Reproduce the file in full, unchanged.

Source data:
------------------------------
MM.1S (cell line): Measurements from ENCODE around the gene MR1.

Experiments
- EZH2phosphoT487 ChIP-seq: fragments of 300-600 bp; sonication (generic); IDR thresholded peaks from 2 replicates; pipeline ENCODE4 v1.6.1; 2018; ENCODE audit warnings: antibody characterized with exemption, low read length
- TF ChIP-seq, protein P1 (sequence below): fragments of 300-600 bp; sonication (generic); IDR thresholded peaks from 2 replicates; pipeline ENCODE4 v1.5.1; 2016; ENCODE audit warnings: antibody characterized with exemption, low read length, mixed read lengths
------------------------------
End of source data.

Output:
MM.1S (cell line): Measurements from ENCODE around the gene MR1.

Experiments
- EZH2phosphoT487 ChIP-seq: fragments of 300-600 bp; sonication (generic); IDR thresholded peaks from 2 replicates; pipeline ENCODE4 v1.6.1; 2018; ENCODE audit warnings: antibody characterized with exemption, low read length
- TF ChIP-seq, protein P1 (sequence below): fragments of 300-600 bp; sonication (generic); IDR thresholded peaks from 2 replicates; pipeline ENCODE4 v1.5.1; 2016; ENCODE audit warnings: antibody characterized with exemption, low read length, mixed read lengths